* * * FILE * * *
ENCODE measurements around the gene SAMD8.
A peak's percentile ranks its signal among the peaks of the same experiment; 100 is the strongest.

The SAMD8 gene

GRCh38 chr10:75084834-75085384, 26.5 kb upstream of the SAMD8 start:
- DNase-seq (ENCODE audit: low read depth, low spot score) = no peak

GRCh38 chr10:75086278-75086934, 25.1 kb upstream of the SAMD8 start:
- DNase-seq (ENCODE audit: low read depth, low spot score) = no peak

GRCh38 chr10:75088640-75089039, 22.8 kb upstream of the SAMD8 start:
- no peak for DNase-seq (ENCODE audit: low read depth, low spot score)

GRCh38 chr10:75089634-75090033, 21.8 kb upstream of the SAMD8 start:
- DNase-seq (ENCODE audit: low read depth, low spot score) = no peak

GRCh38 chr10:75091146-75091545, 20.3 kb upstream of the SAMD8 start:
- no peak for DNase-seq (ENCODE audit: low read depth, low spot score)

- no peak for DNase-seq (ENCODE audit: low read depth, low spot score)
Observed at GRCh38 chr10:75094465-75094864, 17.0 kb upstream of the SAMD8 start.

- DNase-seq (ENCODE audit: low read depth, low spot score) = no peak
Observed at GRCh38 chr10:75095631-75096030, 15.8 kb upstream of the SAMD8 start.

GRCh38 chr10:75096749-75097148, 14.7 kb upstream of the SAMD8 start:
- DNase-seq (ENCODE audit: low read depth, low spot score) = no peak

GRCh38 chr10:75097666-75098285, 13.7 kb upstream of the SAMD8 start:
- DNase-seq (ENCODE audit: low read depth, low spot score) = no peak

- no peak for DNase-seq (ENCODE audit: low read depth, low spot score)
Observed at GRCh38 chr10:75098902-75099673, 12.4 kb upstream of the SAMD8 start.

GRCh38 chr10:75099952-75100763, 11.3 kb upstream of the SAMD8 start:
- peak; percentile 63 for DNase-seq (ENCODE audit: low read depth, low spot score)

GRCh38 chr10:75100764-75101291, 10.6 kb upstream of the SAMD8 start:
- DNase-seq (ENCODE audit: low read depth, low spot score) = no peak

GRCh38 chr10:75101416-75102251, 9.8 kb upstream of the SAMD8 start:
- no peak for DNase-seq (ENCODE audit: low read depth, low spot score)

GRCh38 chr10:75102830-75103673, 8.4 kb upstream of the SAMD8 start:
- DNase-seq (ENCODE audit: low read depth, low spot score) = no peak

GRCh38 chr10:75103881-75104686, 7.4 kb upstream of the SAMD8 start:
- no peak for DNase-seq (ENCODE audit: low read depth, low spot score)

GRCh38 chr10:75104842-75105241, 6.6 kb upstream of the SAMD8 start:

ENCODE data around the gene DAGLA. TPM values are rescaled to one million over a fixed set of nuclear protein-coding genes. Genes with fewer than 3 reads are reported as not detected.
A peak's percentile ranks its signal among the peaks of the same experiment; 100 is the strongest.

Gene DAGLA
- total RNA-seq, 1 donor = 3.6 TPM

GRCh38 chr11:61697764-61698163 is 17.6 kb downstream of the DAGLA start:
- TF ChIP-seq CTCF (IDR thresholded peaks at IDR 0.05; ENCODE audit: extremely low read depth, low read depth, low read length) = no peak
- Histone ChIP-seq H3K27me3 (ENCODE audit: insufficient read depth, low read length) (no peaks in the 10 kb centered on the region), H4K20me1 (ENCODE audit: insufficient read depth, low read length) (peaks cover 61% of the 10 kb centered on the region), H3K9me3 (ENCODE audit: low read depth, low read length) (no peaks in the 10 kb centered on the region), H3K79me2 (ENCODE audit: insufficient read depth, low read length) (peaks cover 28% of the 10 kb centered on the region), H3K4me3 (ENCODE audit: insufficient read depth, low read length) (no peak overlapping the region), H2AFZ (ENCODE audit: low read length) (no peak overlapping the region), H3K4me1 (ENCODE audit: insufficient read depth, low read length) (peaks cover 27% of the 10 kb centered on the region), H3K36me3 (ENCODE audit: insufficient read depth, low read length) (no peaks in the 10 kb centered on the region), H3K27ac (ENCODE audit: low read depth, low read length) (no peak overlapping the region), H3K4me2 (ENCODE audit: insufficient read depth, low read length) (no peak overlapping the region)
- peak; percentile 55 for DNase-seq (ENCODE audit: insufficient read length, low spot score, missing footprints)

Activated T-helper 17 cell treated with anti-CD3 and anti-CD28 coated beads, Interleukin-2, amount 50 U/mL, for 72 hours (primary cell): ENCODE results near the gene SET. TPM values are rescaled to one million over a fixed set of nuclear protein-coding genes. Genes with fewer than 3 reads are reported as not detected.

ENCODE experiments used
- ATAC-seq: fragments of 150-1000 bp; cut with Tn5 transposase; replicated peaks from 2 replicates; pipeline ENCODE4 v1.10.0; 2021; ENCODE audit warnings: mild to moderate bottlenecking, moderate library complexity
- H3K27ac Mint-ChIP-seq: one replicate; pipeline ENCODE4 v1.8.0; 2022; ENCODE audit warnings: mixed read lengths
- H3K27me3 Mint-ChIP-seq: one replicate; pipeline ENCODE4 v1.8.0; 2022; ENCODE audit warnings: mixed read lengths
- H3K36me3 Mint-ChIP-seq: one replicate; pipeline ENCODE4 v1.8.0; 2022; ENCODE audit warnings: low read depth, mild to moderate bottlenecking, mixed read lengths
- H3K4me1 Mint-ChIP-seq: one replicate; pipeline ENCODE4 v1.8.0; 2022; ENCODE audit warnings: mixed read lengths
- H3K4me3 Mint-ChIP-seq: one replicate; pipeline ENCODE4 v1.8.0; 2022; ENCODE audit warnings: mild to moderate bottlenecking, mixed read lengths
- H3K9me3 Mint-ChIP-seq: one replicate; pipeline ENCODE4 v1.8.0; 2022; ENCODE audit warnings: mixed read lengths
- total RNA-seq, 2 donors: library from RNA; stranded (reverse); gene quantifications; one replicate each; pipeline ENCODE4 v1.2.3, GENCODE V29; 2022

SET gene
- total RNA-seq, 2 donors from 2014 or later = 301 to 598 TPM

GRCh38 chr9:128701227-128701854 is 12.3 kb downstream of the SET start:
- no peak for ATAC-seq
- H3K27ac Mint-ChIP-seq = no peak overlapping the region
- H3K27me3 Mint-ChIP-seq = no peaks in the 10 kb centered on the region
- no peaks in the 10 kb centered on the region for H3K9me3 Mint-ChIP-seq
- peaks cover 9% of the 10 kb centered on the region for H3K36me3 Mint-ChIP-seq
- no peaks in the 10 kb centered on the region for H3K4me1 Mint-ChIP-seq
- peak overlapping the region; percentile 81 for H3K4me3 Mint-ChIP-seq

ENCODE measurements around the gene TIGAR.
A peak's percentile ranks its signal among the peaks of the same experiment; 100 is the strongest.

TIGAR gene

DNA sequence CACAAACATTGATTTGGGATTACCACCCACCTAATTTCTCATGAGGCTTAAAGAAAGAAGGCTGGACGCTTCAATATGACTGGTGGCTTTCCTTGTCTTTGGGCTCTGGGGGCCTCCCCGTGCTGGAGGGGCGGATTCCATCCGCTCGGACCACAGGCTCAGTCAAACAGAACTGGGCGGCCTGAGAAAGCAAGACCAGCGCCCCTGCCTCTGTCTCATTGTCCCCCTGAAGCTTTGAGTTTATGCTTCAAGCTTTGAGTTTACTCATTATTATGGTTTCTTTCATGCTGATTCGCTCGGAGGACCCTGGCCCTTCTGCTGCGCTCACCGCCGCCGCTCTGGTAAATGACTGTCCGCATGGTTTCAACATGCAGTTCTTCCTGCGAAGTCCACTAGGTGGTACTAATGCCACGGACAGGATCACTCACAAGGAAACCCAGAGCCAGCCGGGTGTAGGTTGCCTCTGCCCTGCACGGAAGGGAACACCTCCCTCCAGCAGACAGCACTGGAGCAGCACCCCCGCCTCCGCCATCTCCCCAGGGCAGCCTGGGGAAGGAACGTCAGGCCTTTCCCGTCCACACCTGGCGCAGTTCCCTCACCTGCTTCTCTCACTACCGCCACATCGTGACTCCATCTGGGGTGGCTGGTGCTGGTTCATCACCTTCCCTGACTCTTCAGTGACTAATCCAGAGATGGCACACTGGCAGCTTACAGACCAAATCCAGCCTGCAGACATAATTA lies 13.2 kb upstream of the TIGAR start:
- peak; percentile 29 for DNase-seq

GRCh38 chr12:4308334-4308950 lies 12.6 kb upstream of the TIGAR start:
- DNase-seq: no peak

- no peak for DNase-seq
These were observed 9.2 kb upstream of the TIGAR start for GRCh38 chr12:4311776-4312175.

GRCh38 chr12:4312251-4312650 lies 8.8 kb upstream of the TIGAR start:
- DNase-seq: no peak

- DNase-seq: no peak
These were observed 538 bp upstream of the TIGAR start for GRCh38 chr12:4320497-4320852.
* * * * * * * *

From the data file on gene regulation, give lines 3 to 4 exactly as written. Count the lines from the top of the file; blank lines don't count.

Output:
The SAMD8 gene

GRCh38 chr10:75084834-75085384, 26.5 kb upstream of the SAMD8 start: